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PROTECTING

WILD CALIFORNIA

Approximately six months later we observed juvenile trout in the lower section of Devil Canyon. These fish were clearly from the group further upstream and genetic analysis would prove that. Unfortunately, this group was located in the last watered pool in the creek and only yards from the San Mateo Creek confluence, home of the exotic predators. After monitoring the juvenile trout for a month, a small rainstorm moved through and washed them down into San Mateo, where they were probably preyed upon by the non-native fish. We continued to monitor the adult trout in Devil Canyon until there was only one left. That last fish, a male, was last seen in September of 2003 in a small pool in Devil Canyon Creek. From their discovery in 1999 to the

fall of 2003, resident trout, the offspring of sea-run steelhead, inhabited the wetted sections of San Mateo Creek and Devil Canyon Creek. We determined that anadromous adults had entered the creek in 1997, made their way to Devil Canyon and spawned. Some of those offspring emigrated out of the creek during a high water event in 1999 and were discovered. The remainder stayed in Devil Canyon and spawned the following year, leaving juveniles that likely never made it out of the drainage. The last of the Devil Canyon trout were observed on the drainage in 2003.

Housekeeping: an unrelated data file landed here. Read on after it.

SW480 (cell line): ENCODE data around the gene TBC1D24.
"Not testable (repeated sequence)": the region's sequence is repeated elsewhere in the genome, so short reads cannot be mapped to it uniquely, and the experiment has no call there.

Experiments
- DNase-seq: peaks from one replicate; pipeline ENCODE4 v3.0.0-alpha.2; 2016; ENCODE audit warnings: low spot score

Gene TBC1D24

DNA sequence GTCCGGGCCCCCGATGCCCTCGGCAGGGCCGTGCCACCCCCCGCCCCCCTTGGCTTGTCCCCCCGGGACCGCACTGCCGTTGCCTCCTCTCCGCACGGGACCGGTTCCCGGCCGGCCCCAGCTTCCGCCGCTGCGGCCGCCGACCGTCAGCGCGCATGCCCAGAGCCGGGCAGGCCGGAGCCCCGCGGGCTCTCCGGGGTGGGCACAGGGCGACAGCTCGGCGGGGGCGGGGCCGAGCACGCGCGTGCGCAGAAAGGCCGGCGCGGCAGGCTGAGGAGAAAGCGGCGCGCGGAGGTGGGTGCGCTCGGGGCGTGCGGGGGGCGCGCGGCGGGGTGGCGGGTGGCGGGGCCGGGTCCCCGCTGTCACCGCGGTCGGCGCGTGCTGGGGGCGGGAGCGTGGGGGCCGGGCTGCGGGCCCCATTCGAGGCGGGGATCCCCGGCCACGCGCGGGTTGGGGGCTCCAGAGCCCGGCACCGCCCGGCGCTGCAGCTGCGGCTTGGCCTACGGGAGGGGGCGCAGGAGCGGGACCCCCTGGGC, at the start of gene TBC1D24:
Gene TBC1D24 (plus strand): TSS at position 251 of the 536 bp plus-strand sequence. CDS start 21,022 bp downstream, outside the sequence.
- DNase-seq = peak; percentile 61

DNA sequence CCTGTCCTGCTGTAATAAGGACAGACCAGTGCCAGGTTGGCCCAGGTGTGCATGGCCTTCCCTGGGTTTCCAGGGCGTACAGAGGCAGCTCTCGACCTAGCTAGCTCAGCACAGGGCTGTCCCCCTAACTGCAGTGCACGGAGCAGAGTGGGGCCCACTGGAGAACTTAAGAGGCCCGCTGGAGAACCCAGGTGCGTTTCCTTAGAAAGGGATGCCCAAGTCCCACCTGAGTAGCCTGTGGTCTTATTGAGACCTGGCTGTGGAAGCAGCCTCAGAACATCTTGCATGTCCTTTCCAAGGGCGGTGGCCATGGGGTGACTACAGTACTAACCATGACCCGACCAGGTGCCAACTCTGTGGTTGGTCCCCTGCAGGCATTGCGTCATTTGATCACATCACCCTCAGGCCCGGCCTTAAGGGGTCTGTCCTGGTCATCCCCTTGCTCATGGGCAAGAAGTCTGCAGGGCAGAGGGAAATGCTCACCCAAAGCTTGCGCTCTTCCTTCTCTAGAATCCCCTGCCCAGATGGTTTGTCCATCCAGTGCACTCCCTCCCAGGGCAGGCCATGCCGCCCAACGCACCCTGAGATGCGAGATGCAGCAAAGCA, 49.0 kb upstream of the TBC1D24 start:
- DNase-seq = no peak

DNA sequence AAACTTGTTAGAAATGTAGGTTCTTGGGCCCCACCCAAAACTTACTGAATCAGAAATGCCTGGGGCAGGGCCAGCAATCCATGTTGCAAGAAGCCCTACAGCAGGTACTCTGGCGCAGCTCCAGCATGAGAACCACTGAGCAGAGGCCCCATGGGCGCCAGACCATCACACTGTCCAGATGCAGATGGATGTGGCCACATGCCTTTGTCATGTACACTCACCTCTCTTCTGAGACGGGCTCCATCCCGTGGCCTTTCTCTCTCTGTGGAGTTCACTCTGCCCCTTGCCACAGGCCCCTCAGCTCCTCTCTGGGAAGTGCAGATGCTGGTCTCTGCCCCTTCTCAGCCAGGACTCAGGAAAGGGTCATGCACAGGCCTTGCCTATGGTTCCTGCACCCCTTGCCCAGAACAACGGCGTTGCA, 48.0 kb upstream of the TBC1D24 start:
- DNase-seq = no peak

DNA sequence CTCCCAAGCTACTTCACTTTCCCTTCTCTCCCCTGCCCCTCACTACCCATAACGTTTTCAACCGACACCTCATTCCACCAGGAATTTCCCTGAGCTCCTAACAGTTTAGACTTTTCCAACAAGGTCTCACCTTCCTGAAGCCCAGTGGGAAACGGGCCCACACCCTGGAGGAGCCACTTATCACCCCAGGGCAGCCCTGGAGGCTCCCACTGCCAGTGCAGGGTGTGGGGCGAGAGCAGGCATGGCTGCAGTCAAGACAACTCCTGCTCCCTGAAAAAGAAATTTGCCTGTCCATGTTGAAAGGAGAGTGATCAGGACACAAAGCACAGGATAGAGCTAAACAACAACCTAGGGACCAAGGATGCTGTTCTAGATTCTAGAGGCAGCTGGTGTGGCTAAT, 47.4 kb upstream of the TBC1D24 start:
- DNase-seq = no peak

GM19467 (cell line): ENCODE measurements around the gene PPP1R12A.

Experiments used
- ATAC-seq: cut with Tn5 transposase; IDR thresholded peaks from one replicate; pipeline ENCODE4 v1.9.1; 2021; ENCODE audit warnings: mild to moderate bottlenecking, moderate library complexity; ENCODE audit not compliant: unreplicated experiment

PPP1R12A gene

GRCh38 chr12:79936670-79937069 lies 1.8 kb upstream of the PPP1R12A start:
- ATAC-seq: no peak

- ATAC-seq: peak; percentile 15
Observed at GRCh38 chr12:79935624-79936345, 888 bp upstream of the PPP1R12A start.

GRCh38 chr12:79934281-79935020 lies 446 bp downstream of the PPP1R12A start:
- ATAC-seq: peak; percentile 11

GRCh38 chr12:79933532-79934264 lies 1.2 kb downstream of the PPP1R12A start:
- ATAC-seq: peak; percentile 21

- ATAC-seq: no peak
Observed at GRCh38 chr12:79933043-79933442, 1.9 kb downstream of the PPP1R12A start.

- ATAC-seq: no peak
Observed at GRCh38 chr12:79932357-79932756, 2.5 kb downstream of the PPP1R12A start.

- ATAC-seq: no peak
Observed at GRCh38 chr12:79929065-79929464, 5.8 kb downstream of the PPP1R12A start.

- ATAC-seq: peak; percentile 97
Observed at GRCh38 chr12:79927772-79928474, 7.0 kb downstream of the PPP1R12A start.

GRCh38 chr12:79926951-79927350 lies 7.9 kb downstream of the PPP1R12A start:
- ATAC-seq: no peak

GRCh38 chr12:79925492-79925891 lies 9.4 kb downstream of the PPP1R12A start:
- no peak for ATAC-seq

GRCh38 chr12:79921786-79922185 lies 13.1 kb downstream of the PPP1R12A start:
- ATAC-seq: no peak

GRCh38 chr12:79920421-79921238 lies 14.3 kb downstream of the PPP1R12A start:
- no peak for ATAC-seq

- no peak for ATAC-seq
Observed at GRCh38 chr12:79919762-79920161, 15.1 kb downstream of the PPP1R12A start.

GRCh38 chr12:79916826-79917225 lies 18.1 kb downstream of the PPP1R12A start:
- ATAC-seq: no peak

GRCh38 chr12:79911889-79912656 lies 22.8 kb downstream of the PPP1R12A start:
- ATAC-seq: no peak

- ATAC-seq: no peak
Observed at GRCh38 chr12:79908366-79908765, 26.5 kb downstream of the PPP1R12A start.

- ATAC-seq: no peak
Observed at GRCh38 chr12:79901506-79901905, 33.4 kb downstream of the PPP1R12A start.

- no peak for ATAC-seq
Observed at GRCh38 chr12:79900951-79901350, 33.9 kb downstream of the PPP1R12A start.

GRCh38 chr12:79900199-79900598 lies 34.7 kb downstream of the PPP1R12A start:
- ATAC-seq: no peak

A DIFFICULT PLACE TO SPAWN The regular steelhead runs that Southern California used to experience in the 1940s and ’50s began to decline

28 California Sportsman APRIL 2018 | calsportsmanmag.com

Biologists are concerned that steelhead might never recover in Southern California, but they continue to survey creeks like San Mateo in hopes of finding specimens. Aligned against the sea-run trout is a grab bag of invasive species, development and dropping water tables affecting stream flows. (TIM E. HOVEY)

sharply when stream access became inconsistent for returning spawning adults. Increased development taxing groundwater, dams and drainage channelization all contributed to a reduced stream flow, limiting or eliminating ocean access. Occasional access to natal streams may be available during heavy winter storms, when returning steelhead will take advantage of these opportunities to migrate up these creeks to spawn.

Cs 4 18 web  
Cs 4 18 web